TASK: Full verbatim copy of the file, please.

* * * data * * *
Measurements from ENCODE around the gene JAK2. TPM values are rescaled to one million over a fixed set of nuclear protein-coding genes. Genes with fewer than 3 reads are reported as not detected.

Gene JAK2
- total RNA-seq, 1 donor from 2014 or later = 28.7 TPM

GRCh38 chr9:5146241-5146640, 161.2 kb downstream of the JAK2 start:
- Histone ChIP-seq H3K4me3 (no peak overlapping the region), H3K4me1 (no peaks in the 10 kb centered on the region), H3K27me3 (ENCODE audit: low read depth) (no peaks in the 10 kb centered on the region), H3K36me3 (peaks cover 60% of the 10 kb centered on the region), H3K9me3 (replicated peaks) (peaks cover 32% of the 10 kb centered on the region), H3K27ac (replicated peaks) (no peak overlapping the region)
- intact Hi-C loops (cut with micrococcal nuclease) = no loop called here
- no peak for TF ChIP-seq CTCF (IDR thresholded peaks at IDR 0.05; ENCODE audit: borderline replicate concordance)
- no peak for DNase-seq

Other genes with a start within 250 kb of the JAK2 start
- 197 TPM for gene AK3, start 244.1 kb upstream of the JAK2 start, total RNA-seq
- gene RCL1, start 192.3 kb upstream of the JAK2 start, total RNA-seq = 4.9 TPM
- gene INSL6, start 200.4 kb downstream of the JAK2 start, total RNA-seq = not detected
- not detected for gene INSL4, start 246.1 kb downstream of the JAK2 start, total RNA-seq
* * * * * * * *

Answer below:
Measurements from ENCODE around the gene JAK2. TPM values are rescaled to one million over a fixed set of nuclear protein-coding genes. Genes with fewer than 3 reads are reported as not detected.

Gene JAK2
- total RNA-seq, 1 donor from 2014 or later = 28.7 TPM

GRCh38 chr9:5146241-5146640, 161.2 kb downstream of the JAK2 start:
- Histone ChIP-seq H3K4me3 (no peak overlapping the region), H3K4me1 (no peaks in the 10 kb centered on the region), H3K27me3 (ENCODE audit: low read depth) (no peaks in the 10 kb centered on the region), H3K36me3 (peaks cover 60% of the 10 kb centered on the region), H3K9me3 (replicated peaks) (peaks cover 32% of the 10 kb centered on the region), H3K27ac (replicated peaks) (no peak overlapping the region)
- intact Hi-C loops (cut with micrococcal nuclease) = no loop called here
- no peak for TF ChIP-seq CTCF (IDR thresholded peaks at IDR 0.05; ENCODE audit: borderline replicate concordance)
- no peak for DNase-seq

Other genes with a start within 250 kb of the JAK2 start
- 197 TPM for gene AK3, start 244.1 kb upstream of the JAK2 start, total RNA-seq
- gene RCL1, start 192.3 kb upstream of the JAK2 start, total RNA-seq = 4.9 TPM
- gene INSL6, start 200.4 kb downstream of the JAK2 start, total RNA-seq = not detected
- not detected for gene INSL4, start 246.1 kb downstream of the JAK2 start, total RNA-seq